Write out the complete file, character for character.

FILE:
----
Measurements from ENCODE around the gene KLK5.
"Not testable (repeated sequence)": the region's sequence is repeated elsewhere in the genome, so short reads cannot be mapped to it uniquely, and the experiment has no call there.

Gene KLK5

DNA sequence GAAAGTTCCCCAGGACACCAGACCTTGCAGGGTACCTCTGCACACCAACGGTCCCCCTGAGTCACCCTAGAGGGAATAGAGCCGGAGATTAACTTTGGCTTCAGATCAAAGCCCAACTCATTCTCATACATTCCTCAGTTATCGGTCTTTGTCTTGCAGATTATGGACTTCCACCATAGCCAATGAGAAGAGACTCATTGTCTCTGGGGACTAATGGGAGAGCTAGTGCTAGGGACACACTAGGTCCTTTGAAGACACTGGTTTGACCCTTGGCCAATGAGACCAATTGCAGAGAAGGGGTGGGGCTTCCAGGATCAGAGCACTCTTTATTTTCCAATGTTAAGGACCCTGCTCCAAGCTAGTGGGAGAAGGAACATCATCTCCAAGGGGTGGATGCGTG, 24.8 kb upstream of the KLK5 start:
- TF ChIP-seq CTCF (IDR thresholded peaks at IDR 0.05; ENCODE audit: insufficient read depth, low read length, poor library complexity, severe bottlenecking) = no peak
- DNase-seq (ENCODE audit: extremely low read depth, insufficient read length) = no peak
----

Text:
Measurements from ENCODE around the gene KLK5.
"Not testable (repeated sequence)": the region's sequence is repeated elsewhere in the genome, so short reads cannot be mapped to it uniquely, and the experiment has no call there.

Gene KLK5

DNA sequence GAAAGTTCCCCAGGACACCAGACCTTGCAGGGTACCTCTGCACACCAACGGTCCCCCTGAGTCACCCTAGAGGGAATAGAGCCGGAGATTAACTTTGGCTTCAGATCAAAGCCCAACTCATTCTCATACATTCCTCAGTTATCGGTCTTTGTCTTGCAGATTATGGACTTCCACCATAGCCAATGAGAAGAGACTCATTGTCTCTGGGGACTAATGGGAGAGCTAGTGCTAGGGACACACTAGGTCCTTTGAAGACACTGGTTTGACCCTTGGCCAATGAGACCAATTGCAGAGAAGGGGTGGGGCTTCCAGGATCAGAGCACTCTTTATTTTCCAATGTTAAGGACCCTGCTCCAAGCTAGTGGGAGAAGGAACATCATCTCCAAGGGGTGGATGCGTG, 24.8 kb upstream of the KLK5 start:
- TF ChIP-seq CTCF (IDR thresholded peaks at IDR 0.05; ENCODE audit: insufficient read depth, low read length, poor library complexity, severe bottlenecking) = no peak
- DNase-seq (ENCODE audit: extremely low read depth, insufficient read length) = no peak